The drive back to Arusha was relatively uneventful. By now, we are used to seeing men and boys herding cows, goats and sheep, and people carrying huge bundles – on their heads, on their bicycles or in their cars. We did see Maasai boys who had recently been circumcised. After the initial days of recovery, the boys wear warrior paint and dress all in black. It’s not clear to me what the purpose of the attire is, but several boys dressed in that way were standing along the road, and I was able to get a photo. Mount Meru, as you approach Arusha from Karatu, is pretty impressive, as well, and is much more visible than Kilimanjaro.
We had hoped to stay again at the hostel where we had stayed enroute from Sinya to Karatu, but Mama Simba’s place was booked up, so we stayed at a nearby hostel owned by Mama Christina. It was a castle-like structure, and the nine of us occupied two rooms – bunk beds again.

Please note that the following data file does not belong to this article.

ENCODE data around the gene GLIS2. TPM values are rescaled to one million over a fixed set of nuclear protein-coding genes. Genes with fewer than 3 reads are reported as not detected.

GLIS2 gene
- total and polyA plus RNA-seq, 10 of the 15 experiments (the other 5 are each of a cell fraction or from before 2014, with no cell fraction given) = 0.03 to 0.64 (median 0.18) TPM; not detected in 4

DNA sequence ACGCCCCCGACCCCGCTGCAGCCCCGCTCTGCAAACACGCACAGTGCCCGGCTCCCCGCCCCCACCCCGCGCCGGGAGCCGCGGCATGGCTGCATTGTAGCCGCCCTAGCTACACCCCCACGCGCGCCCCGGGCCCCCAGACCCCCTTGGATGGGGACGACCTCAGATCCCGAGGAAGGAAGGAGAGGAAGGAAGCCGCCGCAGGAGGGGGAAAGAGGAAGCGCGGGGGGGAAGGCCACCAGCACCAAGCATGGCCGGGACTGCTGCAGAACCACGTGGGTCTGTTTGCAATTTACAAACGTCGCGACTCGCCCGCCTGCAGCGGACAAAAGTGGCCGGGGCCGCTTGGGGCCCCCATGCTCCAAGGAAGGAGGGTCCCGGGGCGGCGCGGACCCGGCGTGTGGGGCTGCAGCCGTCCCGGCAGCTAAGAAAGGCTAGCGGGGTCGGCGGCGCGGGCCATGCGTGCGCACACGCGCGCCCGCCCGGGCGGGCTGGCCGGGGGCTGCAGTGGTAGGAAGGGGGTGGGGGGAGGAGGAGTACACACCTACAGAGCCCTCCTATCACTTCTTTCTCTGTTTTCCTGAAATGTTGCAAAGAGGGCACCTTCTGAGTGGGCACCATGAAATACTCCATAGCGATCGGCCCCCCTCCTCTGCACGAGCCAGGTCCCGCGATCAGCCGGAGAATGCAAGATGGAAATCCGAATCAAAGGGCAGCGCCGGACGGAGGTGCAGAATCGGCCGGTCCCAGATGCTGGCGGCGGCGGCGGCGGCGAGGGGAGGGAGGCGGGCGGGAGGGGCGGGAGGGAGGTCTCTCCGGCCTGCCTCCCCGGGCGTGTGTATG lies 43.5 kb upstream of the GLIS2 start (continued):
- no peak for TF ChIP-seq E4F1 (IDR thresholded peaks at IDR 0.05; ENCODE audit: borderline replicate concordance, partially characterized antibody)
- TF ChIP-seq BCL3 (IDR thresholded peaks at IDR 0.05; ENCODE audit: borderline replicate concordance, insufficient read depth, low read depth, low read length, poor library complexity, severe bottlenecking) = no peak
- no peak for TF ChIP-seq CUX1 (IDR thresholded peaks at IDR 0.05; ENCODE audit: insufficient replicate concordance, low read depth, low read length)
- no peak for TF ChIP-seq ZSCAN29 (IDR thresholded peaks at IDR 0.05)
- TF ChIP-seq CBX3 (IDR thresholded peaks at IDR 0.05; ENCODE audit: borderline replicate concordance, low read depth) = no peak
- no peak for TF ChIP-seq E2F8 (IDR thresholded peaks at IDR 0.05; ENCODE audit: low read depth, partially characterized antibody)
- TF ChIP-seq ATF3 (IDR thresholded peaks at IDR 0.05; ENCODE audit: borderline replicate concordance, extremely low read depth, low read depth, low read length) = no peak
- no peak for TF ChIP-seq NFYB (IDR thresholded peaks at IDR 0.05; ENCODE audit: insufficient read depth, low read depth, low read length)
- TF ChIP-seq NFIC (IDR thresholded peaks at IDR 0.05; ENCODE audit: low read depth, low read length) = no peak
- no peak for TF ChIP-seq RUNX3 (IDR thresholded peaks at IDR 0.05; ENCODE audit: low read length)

In the morning, we set off for the airport. The traffic in Arusha is miserable – much like Silicon Valley, but with poorer roads – and it takes a long time to get anywhere. Even so, we made it to the airport with time to spare. That was good, because we had to sort out the confusion with our flight. Once again, we were booked on a small propeller plane between Arusha and Dar Es Salaam. BUT, much to our surprise, we had been split up between two planes run by two different companies. One made a short stop in Zanzibar enroute to Dar, while the other flew directly to Dar. Ashley needed to catch an international flight to Addis Abbaba, a stopover on her way to Lebanon to be with relatives, and had only a 2-hour window to do it, so she, Jumana and I flew on the non-stop flight and the others flew on the plane with the brief stop in Zanzibar.